Fibre Inventory and Biomass Utilization Enhancement
Any timber that is merchantable, was not removed from the cut block and was not reserved for harvesting is called wood waste. This can be felled timber left on site—such as tree tops and branches or standing timber—that was planned to have been felled and removed. According to the BC government statistics, from 2004 to 2008, 4.3% of the harvested amount was wood waste or forest residues. Current regulations enable licensees to extract any logs of value to them within the cut block and to leave uneconomical lower quality wood when the cost of falling, yarding, trucking and milling it exceeds the value of the end product. However, the process of measuring the volume, and assessing the value and quality of standing or felled wood waste remaining on site following logging is a time and money consuming process. Higher utilization rates for wood waste could bring both environmental and economic benefits. However, past efforts to commercialize waste materials have met with challenges related to market identification, transportation and processing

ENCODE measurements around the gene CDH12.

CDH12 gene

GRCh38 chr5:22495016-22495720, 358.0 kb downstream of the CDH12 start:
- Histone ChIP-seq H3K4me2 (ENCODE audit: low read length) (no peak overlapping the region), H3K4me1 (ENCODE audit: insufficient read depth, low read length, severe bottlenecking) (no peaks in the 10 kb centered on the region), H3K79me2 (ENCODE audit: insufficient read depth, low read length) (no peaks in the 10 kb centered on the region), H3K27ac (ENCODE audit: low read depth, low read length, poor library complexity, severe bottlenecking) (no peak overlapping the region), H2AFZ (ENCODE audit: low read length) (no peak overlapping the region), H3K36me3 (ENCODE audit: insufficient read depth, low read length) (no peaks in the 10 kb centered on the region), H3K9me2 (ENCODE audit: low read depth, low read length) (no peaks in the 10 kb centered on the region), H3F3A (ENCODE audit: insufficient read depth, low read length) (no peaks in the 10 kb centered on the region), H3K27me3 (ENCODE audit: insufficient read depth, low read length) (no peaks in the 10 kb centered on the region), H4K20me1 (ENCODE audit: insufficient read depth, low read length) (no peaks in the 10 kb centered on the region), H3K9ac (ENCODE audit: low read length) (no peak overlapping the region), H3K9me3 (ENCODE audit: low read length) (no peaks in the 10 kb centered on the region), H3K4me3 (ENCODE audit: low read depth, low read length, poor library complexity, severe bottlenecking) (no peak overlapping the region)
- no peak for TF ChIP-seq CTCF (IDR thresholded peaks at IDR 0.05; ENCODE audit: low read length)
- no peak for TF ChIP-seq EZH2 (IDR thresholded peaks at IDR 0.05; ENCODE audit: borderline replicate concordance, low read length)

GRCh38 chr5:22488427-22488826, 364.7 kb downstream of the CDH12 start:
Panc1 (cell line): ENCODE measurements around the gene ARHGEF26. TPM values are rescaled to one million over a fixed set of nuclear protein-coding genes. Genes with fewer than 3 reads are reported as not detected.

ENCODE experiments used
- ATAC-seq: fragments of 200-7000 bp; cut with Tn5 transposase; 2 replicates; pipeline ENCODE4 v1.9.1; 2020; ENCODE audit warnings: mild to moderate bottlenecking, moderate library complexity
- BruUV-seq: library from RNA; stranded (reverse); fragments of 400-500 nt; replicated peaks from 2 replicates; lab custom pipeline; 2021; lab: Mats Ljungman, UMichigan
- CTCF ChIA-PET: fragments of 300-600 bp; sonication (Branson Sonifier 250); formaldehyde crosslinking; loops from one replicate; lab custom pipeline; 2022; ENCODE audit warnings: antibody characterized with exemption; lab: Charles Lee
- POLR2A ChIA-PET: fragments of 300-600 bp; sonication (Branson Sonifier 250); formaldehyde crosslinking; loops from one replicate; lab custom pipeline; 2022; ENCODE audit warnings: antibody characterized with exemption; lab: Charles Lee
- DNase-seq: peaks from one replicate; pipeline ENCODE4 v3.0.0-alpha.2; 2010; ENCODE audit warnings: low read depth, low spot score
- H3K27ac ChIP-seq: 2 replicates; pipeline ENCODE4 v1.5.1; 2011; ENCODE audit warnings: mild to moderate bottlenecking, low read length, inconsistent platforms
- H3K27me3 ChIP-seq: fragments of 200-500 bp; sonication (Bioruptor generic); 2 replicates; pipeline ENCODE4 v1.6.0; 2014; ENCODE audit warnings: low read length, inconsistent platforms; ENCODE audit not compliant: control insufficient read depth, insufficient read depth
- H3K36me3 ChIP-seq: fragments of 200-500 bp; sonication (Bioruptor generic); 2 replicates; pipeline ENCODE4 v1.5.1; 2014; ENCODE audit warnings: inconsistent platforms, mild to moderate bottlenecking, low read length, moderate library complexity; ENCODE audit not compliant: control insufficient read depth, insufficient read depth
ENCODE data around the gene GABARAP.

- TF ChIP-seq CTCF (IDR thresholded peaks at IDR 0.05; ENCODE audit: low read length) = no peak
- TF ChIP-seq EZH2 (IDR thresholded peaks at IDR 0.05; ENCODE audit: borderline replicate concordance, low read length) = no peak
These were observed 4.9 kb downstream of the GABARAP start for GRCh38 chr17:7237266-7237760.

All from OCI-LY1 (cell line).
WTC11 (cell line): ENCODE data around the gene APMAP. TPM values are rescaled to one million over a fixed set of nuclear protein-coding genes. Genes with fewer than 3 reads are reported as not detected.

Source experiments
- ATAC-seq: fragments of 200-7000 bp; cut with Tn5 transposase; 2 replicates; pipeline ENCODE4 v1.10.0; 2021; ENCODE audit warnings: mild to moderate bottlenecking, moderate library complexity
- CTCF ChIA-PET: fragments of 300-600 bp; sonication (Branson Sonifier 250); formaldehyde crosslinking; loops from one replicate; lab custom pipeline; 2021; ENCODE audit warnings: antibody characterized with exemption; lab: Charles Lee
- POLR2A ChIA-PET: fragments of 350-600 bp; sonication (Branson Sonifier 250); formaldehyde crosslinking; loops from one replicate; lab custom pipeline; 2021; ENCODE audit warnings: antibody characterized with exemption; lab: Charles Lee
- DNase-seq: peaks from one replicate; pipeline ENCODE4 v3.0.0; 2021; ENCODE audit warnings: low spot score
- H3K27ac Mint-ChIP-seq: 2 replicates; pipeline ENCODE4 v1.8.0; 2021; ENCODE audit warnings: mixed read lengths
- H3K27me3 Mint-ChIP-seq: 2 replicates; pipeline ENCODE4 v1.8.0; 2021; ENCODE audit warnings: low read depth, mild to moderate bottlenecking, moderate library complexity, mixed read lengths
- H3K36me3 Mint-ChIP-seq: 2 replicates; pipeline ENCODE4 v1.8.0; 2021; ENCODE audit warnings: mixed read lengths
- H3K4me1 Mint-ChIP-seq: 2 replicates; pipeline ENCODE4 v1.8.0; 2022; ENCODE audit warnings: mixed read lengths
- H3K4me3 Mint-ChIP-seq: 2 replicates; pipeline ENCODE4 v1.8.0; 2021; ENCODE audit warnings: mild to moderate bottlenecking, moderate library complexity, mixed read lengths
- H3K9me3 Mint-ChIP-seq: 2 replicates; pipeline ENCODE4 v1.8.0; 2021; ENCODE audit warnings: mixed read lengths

The goal of this project is to improve access to the environmental and economic benefits that may accompany higher rates of biomass utilization by evaluating possible solutions to challenges associated with quantification and commercialization
REPORT: Blackburn, Kevin. Using FPInterface to Estimate Available Forest-Origin Biomass in British Columbia: Arrow, Boundary, and Kootenay Lake TSA. FPInnovations, Mar. 2019.